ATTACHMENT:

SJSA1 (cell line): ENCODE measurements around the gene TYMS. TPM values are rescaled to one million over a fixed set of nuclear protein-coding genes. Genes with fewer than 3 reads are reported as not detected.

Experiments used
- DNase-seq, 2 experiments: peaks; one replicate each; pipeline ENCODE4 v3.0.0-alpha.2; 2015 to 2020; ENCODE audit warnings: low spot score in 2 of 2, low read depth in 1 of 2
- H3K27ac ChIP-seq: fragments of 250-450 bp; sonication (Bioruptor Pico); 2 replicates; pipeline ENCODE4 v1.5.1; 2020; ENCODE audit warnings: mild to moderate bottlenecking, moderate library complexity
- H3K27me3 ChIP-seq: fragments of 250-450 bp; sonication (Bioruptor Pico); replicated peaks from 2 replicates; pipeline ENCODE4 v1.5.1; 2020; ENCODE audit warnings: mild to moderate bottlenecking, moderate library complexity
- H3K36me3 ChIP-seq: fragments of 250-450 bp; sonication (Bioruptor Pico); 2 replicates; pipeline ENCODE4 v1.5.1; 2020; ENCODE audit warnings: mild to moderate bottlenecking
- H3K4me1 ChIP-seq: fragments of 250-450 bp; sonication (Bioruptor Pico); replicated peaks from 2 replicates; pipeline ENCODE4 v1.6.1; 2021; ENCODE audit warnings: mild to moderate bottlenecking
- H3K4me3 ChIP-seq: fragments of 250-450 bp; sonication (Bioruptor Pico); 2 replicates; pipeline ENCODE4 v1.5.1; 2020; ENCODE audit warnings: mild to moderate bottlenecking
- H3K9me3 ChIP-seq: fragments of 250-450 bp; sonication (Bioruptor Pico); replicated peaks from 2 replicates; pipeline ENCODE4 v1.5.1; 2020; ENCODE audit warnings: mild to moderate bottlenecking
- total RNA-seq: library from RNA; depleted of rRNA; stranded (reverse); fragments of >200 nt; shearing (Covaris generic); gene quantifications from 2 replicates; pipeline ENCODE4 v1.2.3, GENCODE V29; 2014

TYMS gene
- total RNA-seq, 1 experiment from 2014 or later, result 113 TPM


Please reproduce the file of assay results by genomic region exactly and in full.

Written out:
SJSA1 (cell line): ENCODE measurements around the gene TYMS. TPM values are rescaled to one million over a fixed set of nuclear protein-coding genes. Genes with fewer than 3 reads are reported as not detected.

Experiments used
- DNase-seq, 2 experiments: peaks; one replicate each; pipeline ENCODE4 v3.0.0-alpha.2; 2015 to 2020; ENCODE audit warnings: low spot score in 2 of 2, low read depth in 1 of 2
- H3K27ac ChIP-seq: fragments of 250-450 bp; sonication (Bioruptor Pico); 2 replicates; pipeline ENCODE4 v1.5.1; 2020; ENCODE audit warnings: mild to moderate bottlenecking, moderate library complexity
- H3K27me3 ChIP-seq: fragments of 250-450 bp; sonication (Bioruptor Pico); replicated peaks from 2 replicates; pipeline ENCODE4 v1.5.1; 2020; ENCODE audit warnings: mild to moderate bottlenecking, moderate library complexity
- H3K36me3 ChIP-seq: fragments of 250-450 bp; sonication (Bioruptor Pico); 2 replicates; pipeline ENCODE4 v1.5.1; 2020; ENCODE audit warnings: mild to moderate bottlenecking
- H3K4me1 ChIP-seq: fragments of 250-450 bp; sonication (Bioruptor Pico); replicated peaks from 2 replicates; pipeline ENCODE4 v1.6.1; 2021; ENCODE audit warnings: mild to moderate bottlenecking
- H3K4me3 ChIP-seq: fragments of 250-450 bp; sonication (Bioruptor Pico); 2 replicates; pipeline ENCODE4 v1.5.1; 2020; ENCODE audit warnings: mild to moderate bottlenecking
- H3K9me3 ChIP-seq: fragments of 250-450 bp; sonication (Bioruptor Pico); replicated peaks from 2 replicates; pipeline ENCODE4 v1.5.1; 2020; ENCODE audit warnings: mild to moderate bottlenecking
- total RNA-seq: library from RNA; depleted of rRNA; stranded (reverse); fragments of >200 nt; shearing (Covaris generic); gene quantifications from 2 replicates; pipeline ENCODE4 v1.2.3, GENCODE V29; 2014

TYMS gene
- total RNA-seq, 1 experiment from 2014 or later, result 113 TPM